<source type="image/webp" srcset="image.webp">

<img src="image.png" alt="A rad wolf.">


“WebP for browsers that support WebP and a plain ol’ PNG for images that don’t, and just one request either way.”

10. Master debugging in JavaScript

“Never underestimate the power of the console.log,” says Raquel Vélez, senior software engineer at npm. “When trying to understand a specific line, tag it with a useful piece of information. Something like console. log(‘foo; a=’, a) will help you know what a is with respect to a function foo. When trying to isolate a bug, log everywhere that you think makes sense, with console. log(‘boom1’), console.log(‘boom2’) and so on, so you can see exactly where your code is breaking.”

11. Make your background images responsive

Using background-size: cover; makes it easy to create responsive background images (audubon.org)

“For beautiful and responsive background images, regardless of a screen’s width,” says designer Julie Ann Horvath, “use the CSS property background-size:cover;. In addition to visual scalability, using background-size: cover; when specifying the size of a background element automates the pixel ratio the image will display at, without having to specify it in additional rules or markup.”

12. Use mixins to create complex grid systems

“My students were learning how to build grid systems, as well as the power of using Sass mixins,” says Sam Kapila, design instructor at The Iron Yard. “So as a class, we built a mixin that would help create a flexible grid system..

“At the first breakpoint, the grid system can have any number of columns, but the mixin itself will add the total number of columns with the total number of gutters (which is less one gutter than column).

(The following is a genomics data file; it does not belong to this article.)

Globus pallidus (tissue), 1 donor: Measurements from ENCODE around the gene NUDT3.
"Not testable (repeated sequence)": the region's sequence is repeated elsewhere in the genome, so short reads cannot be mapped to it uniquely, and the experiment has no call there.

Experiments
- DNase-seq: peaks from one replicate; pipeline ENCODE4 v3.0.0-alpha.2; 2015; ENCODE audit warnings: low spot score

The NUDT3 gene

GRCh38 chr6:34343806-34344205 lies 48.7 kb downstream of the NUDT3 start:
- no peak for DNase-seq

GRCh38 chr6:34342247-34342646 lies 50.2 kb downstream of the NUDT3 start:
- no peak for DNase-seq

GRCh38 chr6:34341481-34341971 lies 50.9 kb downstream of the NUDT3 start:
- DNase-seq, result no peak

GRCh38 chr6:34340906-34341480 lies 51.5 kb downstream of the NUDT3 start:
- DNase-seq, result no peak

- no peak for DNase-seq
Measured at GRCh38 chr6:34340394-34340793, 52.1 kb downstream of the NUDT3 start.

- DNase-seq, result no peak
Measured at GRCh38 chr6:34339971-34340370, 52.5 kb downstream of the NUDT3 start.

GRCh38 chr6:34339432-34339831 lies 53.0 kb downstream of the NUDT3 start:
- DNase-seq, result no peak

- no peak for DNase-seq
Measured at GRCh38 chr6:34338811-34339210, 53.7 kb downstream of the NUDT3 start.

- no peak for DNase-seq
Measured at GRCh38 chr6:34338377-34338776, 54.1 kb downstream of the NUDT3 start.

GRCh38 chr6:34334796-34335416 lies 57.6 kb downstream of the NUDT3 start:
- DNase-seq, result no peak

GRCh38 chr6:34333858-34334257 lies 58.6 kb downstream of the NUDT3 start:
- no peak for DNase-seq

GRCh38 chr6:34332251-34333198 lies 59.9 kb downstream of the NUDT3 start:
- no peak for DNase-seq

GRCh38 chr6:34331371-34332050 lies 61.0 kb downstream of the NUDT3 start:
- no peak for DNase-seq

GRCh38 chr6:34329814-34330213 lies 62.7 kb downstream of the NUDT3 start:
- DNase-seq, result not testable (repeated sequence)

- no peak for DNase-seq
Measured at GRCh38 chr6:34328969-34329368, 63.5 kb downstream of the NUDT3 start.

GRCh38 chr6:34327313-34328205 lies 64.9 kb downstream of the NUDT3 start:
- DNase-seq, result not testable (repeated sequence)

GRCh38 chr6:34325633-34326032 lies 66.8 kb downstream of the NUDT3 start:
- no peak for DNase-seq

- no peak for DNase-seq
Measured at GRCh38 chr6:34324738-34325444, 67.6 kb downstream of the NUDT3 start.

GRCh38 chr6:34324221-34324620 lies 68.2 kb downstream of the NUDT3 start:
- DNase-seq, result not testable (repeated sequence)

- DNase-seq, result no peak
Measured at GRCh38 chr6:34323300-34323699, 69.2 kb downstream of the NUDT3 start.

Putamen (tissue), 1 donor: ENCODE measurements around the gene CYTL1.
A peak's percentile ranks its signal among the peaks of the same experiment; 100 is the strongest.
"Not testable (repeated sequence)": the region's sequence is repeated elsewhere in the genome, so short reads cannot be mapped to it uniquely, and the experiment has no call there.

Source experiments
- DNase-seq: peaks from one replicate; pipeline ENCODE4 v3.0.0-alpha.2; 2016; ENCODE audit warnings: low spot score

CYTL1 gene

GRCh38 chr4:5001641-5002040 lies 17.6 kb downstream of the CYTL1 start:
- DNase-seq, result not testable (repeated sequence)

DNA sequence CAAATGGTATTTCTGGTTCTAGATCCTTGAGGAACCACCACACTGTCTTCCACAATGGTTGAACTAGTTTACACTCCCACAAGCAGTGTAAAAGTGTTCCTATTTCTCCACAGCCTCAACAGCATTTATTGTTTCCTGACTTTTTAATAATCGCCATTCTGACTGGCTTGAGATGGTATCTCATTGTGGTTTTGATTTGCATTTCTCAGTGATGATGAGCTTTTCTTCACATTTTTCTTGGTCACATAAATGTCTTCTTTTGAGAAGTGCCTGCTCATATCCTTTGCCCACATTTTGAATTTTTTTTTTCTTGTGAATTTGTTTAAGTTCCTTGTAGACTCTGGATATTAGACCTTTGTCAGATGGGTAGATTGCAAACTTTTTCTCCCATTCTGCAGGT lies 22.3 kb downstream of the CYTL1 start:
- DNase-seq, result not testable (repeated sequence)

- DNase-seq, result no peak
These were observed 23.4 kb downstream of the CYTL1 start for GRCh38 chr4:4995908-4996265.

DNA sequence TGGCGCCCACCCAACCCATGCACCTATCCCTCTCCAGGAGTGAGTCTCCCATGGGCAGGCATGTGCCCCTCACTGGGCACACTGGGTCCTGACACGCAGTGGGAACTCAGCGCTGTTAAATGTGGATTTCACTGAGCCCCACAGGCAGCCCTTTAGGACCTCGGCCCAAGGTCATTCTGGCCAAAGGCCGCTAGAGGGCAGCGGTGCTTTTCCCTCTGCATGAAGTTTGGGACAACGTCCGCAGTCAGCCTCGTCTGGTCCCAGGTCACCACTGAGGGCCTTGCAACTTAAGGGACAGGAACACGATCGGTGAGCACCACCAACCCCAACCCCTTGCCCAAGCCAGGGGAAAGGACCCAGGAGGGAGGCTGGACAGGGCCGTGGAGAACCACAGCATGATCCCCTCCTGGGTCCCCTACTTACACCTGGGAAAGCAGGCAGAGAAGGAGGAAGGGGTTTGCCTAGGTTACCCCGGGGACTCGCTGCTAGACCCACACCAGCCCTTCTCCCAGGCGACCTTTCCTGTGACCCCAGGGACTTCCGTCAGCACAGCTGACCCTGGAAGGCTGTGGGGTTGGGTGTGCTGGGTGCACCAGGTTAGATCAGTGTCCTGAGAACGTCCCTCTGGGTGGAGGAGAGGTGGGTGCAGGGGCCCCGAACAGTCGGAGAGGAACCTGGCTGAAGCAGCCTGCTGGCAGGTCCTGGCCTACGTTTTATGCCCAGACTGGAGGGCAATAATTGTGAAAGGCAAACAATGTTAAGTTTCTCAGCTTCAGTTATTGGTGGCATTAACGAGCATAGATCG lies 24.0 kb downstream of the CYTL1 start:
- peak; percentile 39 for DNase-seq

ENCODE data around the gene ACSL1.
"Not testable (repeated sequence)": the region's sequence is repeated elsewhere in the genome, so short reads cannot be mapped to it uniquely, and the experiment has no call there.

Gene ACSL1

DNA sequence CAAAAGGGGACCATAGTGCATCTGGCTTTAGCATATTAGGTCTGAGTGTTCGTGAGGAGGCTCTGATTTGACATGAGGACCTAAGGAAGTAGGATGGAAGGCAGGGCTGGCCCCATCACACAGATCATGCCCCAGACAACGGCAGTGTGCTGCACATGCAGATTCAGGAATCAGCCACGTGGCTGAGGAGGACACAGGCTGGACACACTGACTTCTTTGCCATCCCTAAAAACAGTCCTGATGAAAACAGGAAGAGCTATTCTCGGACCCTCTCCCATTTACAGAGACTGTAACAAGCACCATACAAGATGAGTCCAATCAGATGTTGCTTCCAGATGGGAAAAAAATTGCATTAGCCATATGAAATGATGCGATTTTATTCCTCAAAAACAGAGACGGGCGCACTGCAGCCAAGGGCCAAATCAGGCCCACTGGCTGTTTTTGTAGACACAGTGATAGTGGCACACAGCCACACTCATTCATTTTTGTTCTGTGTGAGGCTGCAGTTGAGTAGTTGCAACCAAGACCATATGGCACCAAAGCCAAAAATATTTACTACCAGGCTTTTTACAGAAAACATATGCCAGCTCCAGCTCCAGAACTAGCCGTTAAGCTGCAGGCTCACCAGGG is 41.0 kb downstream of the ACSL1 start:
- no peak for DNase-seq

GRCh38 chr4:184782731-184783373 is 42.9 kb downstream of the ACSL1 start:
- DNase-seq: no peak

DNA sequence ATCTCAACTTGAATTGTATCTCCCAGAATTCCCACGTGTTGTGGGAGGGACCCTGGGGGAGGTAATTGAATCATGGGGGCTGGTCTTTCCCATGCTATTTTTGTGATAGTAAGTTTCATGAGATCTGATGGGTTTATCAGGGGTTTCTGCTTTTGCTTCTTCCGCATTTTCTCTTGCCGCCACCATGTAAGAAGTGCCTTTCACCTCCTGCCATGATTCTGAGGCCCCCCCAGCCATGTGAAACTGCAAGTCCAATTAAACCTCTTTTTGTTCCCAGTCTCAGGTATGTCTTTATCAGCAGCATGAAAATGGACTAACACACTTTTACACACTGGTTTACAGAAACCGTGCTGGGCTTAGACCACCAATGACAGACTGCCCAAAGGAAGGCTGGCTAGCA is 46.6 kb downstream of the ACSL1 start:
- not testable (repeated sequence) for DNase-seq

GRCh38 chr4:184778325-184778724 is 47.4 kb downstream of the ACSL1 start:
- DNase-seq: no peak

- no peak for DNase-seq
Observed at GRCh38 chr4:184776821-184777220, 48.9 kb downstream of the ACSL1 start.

Then a margin-right is added to the floated column. The mixin is variable-dependent – specifically column width and gutter width. Finally, a :last-of-type resets the margin-right for the last column in each row.”

13. Think about conversations, not pages

“Thinking mobile-first is a useful way to approach the prioritisation of page content, and to decide which parts are critical and which can be loaded conditionally later,” says graphic designer and frontend developer Paul Robert Lloyd. “However, this exercise still assumes the presence of an interface. To build truly universal and accessible websites, we need to look beyond visual appearance. An alternative approach might be to think about pages as being part of a phone conversation; what information might a user request, and how might the web page respond?”

14. Provide keyboard support

“When building interactive interfaces, remember to provide keyboard support,” says Monika Piotrowicz, frontend development lead at Shopify. “Mouse events can also bind to keyboard events, keyboard focus should update as new content is shown or hidden, and the escape key can help cancel interactions. By taking these steps, keyboard users can get the same great experience as anyone using a mouse! Check out this demo.”